Groupthink and Collective Self-Deception
In George Orwell’s classic novel, 1984, Winston Smith lives in a world completely controlled by the government, personified by the moniker, “Big Brother.” Everyone is conditioned to believe exactly what Big Brother says is true. Winston, along with many others, spends his life manipulating history and documents so that Big Brother is always right, and has always been right, even when Big Brother changes his mind. Big Brother controls public thought through the promotion of “doublethink” and “newspeak.” In this way “thought crime” (disagreement) is prevented, and Big Brother retains absolute control, keeping people in constant ignorance and denial of the truth. By the practice of “groupthink” everyone is pressured into agreeing with whatever Big Brother proclaims.
The real value of Gregg Ten Elshof book, I Told Me So: Self-Deception and the Christian Life (Eerdmans, 2009), is the chapter explaining the dynamics of “groupthink.” Yale psychologist Irving Janis defined groupthink as “a mode of thinking that people engage in when they are deeply involved in a cohesive in-group, when the members’ strivings for unanimity override their motivation to realistically appraise alternative courses of action” (Victims of Groupthink, Houghton Mifflin Company, 1972, p. 9.) Ten Elshof’s appropriation of Janis’ symptoms is instructive for any Christian group, whether it be a pastoral staff, deacon board, family, small group or other highly cohesive groups. For those who have either witnessed groupthink first hand or have fallen prey to it, the description is uncanny in its insight.
Janis notes eight characteristics of groupthink that build on one another.
First, the illusion of invulnerability:excessive optimism that encourages taking extreme risks. This first step into groupthink often arises during attempts to solve a difficult problem or when a group senses inertia and begins to solicit ideas for new initiatives. The pressure of the problem or the mounting stagnation may elicit a desperate optimism about an idea that has any plausible chance of delivering the group from its predicament. Alternately, the illusion of invulnerability may arise because of a pre-existing unity among the members that leads them to believe that since they all think alike, all their ideas are good. As a result, the group may rush into a decision that has significant consequences without a careful review and analysis, and thereby expose itself to risk.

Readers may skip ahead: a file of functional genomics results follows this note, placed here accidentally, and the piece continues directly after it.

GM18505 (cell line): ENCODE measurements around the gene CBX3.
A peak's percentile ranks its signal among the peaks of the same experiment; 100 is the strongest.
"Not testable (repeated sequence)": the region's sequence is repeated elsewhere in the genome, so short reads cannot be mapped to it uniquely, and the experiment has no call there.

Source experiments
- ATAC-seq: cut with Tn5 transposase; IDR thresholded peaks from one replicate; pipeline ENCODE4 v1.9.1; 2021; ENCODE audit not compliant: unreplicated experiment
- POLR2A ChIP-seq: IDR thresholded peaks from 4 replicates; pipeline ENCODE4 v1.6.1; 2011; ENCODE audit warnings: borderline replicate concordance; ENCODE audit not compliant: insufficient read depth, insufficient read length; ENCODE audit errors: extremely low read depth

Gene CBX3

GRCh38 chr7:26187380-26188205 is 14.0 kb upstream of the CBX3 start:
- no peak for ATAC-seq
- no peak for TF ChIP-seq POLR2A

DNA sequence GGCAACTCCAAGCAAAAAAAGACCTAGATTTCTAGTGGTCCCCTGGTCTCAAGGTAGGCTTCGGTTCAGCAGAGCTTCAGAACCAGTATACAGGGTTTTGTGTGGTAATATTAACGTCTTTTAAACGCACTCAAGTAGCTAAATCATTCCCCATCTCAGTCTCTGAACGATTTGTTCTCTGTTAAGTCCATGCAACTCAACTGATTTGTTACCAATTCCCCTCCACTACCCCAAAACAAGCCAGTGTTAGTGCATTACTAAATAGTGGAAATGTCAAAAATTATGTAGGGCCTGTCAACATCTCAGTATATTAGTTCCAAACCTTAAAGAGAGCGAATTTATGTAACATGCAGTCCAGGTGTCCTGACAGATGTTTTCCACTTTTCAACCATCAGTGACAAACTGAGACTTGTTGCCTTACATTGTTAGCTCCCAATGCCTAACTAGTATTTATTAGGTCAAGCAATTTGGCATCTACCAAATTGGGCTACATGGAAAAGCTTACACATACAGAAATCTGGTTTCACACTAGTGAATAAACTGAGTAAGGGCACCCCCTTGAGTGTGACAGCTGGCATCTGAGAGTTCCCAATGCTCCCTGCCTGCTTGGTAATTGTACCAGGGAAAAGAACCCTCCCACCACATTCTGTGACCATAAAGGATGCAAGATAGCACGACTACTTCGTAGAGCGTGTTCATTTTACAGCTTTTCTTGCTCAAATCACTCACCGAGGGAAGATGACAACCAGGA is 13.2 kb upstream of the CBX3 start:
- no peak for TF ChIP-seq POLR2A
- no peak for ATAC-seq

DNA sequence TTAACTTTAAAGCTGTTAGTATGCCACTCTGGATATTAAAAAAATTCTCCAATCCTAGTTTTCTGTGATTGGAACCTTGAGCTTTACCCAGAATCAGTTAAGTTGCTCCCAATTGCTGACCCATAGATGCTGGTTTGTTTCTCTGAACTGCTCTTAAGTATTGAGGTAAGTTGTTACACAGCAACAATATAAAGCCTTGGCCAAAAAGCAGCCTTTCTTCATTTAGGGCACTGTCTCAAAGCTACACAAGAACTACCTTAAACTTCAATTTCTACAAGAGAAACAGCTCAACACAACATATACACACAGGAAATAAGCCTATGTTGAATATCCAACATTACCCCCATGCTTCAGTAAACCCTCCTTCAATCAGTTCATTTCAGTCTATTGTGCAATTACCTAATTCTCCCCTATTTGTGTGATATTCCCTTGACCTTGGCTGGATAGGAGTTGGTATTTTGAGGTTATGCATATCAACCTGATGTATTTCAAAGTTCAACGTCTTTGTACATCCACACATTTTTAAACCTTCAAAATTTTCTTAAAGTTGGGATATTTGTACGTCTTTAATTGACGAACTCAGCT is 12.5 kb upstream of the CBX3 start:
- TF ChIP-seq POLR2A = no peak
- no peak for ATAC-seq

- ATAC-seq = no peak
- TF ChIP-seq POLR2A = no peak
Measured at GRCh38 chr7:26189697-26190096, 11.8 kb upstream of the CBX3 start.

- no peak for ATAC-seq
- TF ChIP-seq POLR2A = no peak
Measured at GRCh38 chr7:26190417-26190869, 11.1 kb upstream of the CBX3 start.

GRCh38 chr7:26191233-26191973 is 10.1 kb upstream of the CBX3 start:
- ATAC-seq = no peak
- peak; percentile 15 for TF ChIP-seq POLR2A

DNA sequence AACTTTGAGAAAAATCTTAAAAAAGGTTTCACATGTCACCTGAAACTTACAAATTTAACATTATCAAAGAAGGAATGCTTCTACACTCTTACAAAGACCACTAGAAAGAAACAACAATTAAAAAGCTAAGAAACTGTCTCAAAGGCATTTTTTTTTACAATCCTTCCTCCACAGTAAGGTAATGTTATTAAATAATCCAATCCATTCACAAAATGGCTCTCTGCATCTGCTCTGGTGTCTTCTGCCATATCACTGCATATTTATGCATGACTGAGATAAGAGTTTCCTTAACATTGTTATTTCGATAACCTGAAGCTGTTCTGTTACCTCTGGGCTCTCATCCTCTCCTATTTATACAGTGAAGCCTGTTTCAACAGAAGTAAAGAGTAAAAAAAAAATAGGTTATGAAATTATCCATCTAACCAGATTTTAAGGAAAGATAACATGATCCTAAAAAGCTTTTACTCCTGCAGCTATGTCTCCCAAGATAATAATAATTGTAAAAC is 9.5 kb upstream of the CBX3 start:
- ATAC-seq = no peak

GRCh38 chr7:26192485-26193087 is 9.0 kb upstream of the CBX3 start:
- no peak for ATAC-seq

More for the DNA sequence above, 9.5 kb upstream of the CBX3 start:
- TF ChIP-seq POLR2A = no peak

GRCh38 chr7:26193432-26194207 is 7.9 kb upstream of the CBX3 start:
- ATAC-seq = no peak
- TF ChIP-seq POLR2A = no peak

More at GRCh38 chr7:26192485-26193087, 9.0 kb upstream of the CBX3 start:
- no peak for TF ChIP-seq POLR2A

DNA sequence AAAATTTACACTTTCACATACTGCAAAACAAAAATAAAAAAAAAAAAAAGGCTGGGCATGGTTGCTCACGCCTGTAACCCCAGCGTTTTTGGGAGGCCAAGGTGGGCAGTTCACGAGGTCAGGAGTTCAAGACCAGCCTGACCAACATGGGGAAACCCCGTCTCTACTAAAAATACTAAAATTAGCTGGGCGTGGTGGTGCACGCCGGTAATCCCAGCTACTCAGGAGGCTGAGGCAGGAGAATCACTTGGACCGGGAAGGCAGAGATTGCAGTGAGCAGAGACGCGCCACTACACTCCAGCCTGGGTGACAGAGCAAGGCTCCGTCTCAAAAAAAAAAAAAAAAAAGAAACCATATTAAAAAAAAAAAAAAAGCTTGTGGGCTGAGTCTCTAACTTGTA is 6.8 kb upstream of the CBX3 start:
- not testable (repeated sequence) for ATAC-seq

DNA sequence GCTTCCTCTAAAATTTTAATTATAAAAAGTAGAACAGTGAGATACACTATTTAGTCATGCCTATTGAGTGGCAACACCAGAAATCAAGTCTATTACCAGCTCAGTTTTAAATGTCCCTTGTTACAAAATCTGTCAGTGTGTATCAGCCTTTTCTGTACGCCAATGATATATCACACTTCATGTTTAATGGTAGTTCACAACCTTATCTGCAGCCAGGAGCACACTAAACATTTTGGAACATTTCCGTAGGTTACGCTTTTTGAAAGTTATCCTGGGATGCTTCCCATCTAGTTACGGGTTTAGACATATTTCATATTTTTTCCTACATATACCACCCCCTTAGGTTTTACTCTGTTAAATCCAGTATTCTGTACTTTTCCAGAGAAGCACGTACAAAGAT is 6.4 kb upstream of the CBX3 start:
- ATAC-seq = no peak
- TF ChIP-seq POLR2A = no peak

The second step is collective rationalization: members discount warnings and do not reconsider their assumptions. Unless the group is entirely self-contained, outside evaluation will often intrude upon the consensus of the group. If the group has already become attached to its plan, it will often resist criticism in an attempt to preserve the plan intact. Even when trusted counselors give sound advice respectfully, the plan becomes something to defend at all costs. Critique may rightly expose false assumptions, logical flaws, or unintended consequences. If the group ignores these warnings, it can fall into the third step.
Third, belief in inherent morality: members believe in the rightness of their cause and therefore ignore the ethical or moral consequences of their decisions. Often in the act of defending a decision that has been criticized, the group will resort to a trump card. In the case of Christian groups, appealing to “God’s leading” or “God’s will” often overrides any criticism of illogic or possible negative consequences. It is reasoned that if God is leading the group to go ahead with the plan, any logical fallacy is thereby overridden, and any negative consequences will be countermanded by God’s sovereignty. The decision of the group has now taken on a moral imperative. It is no longer a good thing to do; it is the right thing to do.
Fourth, stereotyped views of out-groups: negative views of the “enemy” make effective responses to conflict seem unnecessary. Even after the decision has taken on a moral quality and has been acted upon, opposition and criticism may exist. In fact, these may have increased in volume and frequency. Since the group never adequately rebutted the criticism to begin with, it becomes necessary to demonize those leveling the critique. This is easily accomplished. Any real or perceived fault by a critic can be exaggerated and exploited to make him seem unreasonable, disgruntled, or even disloyal. Did the critic show the least bit of agitation? Brand him an angry man. Did she get choked up? Label her emotional. Has he ever raised concerns before? Identify him a malcontent or a troublemaker. By characterizing critics in a negative fashion, the group is (generally) free to dismiss their evaluations without really addressing their validity.